Gallery Talk | The Second-Hand Binding

October 23, 2018, 6:00 PM
523 Butler

Reproduction technologies, from chromolithography to digitization, have long been heralded as boon as to scholarship in the arts of the book. Nevertheless, bookbinding, especially that from the Muslim world, has remained at the fringes of the field.

Exhibition curator Matthew Gillman will talk about the historical circumstances (such early modern libraries, second-hand book markets, and Orientalist scholarship) which create difficulties for the study of the art.

 

Lorenzo Da Ponte returns to Columbia

etching of white man

Lorenzo Da Ponte from the Columbia Record, 10 May 1991, article announcing the exhibition “Lorenzo Da Ponte: A Vision of Italy from Columbia College” at Low Library.

On October 15 and 17, the Cagliari Opera House will present the first modern rendering of the opera L’Ape Musicale (The Musical Bee) in the Rotunda of Columbia University’s Low Memorial Library, at 7:30pm. The performance is part of a symposium, Lorenzo Da Ponte and the Birth of Italian Opera in New York. Both events are free, ticketed and open to the public.

L’Ape Musicale is Lorenzo Da Ponte’s final libretto and the first Italian opera conceived and staged in the United States. Da Ponte, author of Mozart’s best known librettos (The Marriage of Figaro (1786), Don Giovanni (1787) and Cosi fan tutte (1790)), was the first Professor of Italian at Columbia.

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Alice was here

Tomorrow, October 6th, is Mad Hatter Day! University Archivist Jocelyn Wilk shares a Columbia connection to the day, which celebrates the Hatter, a key character in Lewis Carol’s Alice in Wonderland.
Bronze statue of the Mad Hatter

Mad Hatter, Alice in Wonderland, Llandudno.

 

Did you know that Alice in Wonderland came to visit Columbia and was awarded an honorary degree?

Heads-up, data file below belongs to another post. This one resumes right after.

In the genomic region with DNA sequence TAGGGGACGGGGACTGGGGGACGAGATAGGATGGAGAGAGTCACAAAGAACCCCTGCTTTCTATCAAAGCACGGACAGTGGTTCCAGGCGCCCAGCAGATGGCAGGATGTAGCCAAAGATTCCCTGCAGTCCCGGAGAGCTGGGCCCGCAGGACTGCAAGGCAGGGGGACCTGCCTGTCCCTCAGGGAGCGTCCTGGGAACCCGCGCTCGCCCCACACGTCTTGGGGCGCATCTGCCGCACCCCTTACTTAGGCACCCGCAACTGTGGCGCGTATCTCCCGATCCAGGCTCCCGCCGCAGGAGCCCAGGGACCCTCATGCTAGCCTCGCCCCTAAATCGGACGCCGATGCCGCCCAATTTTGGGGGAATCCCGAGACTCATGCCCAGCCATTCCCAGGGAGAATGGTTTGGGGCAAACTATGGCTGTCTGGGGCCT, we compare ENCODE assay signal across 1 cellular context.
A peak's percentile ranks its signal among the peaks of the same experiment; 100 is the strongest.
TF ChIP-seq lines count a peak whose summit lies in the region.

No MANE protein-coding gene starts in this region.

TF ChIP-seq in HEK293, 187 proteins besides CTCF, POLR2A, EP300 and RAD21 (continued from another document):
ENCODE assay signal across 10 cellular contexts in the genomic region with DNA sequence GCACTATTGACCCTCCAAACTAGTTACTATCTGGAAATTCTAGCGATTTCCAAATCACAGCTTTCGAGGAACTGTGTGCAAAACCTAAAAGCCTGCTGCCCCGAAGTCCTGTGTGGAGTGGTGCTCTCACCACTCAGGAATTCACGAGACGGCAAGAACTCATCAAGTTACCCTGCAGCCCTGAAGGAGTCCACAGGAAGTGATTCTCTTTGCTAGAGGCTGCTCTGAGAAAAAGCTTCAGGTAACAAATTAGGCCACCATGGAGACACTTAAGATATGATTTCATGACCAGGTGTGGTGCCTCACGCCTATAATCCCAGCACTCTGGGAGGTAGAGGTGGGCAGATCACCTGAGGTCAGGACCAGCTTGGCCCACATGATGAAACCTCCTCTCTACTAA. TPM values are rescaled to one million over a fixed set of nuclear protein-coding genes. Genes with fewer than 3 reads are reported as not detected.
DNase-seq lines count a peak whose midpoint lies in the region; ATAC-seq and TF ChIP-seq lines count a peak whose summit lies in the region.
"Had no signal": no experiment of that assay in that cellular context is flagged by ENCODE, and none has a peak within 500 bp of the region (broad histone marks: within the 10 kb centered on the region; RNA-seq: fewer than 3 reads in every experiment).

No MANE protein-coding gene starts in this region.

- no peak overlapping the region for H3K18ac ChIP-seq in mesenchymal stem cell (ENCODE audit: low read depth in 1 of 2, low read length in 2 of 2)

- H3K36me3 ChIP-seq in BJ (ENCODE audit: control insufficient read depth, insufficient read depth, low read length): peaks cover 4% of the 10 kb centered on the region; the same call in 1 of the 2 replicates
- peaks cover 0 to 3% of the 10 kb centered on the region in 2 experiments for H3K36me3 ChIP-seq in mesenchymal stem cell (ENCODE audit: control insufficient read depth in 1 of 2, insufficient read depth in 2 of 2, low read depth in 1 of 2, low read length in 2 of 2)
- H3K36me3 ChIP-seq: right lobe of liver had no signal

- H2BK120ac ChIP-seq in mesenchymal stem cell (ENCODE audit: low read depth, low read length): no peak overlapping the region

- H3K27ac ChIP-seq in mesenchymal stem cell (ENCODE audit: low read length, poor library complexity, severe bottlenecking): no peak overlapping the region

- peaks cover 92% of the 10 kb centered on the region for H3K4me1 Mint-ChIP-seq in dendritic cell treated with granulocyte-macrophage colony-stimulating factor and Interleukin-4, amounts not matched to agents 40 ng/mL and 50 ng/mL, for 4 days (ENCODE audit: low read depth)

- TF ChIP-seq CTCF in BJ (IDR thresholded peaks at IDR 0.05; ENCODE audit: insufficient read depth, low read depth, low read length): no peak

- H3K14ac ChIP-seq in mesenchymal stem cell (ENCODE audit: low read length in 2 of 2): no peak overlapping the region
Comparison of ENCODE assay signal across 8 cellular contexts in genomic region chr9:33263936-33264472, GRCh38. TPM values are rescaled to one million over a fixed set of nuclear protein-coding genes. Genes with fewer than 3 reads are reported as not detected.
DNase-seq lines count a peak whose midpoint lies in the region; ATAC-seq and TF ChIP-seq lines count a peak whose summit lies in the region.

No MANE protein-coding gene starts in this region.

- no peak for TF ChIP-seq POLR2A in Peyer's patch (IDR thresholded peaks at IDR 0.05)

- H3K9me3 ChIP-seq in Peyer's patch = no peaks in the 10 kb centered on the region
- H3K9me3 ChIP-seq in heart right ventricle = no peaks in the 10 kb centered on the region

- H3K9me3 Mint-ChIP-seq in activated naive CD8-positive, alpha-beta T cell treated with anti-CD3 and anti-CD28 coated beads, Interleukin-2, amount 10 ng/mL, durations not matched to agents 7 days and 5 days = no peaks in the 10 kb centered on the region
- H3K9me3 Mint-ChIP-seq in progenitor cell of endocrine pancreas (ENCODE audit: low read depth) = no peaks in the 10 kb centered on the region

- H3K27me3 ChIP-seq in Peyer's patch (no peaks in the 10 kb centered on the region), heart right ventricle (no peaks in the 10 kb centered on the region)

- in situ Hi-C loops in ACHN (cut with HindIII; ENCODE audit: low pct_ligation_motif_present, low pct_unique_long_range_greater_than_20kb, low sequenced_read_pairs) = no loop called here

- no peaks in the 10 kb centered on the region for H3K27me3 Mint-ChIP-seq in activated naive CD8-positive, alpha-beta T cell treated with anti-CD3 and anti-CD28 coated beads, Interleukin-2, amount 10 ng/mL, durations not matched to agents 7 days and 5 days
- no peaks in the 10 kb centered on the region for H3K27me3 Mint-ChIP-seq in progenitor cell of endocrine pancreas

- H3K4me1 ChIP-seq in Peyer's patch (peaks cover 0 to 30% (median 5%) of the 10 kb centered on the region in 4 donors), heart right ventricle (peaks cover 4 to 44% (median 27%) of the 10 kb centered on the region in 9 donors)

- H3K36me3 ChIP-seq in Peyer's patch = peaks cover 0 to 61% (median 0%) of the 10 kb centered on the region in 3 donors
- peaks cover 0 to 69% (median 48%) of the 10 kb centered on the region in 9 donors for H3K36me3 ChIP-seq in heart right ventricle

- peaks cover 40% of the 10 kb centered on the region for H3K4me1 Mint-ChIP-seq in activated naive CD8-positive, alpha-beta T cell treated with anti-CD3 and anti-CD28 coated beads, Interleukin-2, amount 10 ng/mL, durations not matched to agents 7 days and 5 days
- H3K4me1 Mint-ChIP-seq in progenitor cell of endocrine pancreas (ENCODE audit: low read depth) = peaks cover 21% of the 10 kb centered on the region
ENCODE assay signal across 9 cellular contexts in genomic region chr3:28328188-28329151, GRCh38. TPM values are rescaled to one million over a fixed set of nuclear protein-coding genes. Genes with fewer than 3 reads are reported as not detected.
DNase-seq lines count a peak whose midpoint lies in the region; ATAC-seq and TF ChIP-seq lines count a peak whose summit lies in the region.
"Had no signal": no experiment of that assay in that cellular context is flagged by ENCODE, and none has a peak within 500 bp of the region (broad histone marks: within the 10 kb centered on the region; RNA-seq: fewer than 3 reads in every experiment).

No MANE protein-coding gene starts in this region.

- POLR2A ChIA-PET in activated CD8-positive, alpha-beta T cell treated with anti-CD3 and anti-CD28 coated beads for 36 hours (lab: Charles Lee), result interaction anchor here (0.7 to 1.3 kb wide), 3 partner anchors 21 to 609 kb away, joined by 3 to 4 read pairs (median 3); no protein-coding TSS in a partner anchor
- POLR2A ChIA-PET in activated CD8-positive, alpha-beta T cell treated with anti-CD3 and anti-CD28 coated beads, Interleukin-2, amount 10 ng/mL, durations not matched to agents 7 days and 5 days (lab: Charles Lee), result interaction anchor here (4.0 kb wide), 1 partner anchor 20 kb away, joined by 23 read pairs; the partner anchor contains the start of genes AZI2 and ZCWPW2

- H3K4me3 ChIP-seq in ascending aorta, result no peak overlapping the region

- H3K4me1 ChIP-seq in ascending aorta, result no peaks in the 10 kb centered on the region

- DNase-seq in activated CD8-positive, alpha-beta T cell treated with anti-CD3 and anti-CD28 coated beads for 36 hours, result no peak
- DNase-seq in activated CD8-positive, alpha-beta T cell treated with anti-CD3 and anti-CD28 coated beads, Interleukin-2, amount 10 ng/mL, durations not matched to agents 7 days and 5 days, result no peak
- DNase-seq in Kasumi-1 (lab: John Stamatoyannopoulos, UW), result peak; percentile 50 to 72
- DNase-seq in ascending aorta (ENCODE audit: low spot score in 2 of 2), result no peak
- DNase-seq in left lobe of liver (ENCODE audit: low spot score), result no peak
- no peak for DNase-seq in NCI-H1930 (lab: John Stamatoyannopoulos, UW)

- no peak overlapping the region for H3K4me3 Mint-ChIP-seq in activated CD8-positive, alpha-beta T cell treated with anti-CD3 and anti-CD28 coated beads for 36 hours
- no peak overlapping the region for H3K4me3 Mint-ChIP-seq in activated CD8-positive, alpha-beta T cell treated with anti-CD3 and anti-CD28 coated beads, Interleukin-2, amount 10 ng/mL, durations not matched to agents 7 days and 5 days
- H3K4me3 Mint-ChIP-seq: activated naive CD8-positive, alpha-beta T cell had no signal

You may think us mad to suggest such a thing, but, indeed, this actually happened!

In May 1932 Alice Pleasance Hargreaves, the “Alice” of Lewis Carroll’s works, came to New York City and Columbia University, in particular, to help celebrate the 100th anniversary of Lewis Carroll’s birth. Festivities at the University included an exhibition held in the Avery Library of “Carrolliana” assembled from collectors throughout the country.

Mrs. Hargreaves’ participation took two forms. On May 2, in a private ceremony, she was awarded an honorary Doctor of Letters degree by Columbia President Nicholas Murray Butler in the Rotunda of Low Memorial Library. In her acceptance speech, Mrs. Hargreaves said: “I shall remember it and prize it for the rest of my days, which may not be very long. I love to think, however unworthy I am, that Mr. Dodgson – Lewis Carroll – knows and rejoices with me.”

woman and man in graduation caps and gowns

Columbia University Honors the Original Alice of “Alice in Wonderland”. New York City.- Mrs. Reginald Liddell Hargreaves, for whom Lewis Carroll wrote the book which is now one of the world’s classics, with President Nicholas Murray Butler of Columbia University after the private ceremony in which she was given the degree of Doctor of Letters. 5/3/32.
Source: Historical Photograph Collection, Columbia University Archives.

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New Resource | Notable Columbians